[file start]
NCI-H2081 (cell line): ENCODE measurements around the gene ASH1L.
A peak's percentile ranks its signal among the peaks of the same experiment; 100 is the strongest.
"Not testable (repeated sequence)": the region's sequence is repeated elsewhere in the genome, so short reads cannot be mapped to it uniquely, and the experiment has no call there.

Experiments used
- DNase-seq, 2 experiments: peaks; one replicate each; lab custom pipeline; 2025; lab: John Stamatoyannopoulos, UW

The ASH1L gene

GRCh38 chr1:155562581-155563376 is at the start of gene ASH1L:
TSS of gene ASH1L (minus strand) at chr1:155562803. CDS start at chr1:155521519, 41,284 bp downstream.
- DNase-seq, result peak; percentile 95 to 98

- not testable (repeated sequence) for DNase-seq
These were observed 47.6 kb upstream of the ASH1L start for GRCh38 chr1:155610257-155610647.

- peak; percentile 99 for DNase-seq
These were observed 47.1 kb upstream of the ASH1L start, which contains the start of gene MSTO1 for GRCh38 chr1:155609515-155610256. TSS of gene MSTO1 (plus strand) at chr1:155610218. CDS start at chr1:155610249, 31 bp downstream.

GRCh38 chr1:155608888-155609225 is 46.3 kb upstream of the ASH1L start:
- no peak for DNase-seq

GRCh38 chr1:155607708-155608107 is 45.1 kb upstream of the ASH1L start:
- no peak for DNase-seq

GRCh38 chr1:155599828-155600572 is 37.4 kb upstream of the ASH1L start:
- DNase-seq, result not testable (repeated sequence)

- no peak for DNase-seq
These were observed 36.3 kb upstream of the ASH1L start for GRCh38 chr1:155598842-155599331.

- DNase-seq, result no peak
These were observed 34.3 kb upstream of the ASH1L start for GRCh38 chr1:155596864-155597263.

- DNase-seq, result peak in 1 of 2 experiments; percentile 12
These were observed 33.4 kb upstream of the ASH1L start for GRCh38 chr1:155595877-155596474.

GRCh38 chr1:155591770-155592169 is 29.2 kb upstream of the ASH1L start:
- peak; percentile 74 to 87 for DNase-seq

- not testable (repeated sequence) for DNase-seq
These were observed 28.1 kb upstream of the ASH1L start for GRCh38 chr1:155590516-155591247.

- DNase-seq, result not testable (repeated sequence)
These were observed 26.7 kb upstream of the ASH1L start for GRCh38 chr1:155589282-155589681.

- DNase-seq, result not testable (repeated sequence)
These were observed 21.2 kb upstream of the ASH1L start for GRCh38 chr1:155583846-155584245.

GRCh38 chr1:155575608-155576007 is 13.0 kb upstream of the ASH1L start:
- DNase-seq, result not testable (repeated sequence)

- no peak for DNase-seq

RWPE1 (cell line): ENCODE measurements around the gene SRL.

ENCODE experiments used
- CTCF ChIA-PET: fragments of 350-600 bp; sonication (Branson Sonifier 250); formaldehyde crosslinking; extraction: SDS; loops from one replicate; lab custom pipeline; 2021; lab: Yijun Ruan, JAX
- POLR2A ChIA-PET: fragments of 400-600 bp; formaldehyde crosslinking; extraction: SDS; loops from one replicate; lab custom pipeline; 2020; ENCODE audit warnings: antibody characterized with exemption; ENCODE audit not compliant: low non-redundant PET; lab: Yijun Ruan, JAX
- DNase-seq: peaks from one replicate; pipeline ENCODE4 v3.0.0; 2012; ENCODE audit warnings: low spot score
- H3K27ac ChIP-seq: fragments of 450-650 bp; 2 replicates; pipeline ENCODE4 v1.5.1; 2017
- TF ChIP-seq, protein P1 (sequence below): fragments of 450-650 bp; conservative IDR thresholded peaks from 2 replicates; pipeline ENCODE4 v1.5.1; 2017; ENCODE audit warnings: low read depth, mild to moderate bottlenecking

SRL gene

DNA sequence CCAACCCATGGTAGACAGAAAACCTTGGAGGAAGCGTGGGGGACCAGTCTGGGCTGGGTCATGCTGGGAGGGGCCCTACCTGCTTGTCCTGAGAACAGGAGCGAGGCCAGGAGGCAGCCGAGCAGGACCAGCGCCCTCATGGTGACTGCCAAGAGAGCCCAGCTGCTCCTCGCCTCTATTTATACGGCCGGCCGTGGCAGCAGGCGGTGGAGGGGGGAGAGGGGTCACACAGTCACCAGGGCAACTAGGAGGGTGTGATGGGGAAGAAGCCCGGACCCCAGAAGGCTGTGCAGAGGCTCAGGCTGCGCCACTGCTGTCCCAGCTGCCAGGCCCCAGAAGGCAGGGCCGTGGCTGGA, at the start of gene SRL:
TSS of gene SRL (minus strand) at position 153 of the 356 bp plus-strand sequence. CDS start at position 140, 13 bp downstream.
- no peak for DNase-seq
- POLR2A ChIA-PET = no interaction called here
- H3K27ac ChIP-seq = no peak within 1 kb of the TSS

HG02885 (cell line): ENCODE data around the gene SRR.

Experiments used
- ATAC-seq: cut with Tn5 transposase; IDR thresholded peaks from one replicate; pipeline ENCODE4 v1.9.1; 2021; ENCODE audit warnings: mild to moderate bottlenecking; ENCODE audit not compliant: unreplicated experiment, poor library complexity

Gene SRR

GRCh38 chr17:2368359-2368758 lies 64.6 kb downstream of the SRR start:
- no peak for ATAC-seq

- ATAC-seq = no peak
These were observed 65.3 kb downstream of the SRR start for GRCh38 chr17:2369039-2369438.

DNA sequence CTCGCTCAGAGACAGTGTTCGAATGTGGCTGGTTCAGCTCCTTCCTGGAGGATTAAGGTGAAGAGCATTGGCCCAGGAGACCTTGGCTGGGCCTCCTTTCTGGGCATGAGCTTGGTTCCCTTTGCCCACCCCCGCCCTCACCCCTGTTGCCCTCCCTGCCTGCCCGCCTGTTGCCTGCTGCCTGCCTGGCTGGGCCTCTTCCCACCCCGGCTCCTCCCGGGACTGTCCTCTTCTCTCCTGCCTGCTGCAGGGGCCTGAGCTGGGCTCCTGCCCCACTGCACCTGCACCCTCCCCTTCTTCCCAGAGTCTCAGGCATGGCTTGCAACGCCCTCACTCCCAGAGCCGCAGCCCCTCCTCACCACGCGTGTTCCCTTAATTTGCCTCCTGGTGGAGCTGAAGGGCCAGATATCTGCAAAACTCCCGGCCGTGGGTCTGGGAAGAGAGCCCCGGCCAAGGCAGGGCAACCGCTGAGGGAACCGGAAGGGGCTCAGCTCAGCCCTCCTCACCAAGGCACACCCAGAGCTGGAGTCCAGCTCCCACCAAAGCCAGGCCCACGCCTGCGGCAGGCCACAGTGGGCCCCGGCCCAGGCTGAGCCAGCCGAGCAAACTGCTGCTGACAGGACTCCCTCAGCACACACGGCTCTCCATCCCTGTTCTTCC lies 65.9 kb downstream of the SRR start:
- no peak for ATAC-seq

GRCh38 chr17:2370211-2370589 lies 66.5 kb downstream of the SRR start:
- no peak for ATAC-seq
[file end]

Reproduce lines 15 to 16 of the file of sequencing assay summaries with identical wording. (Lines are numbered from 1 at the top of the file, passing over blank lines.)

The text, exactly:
- no peak for DNase-seq

GRCh38 chr1:155607708-155608107 is 45.1 kb upstream of the ASH1L start: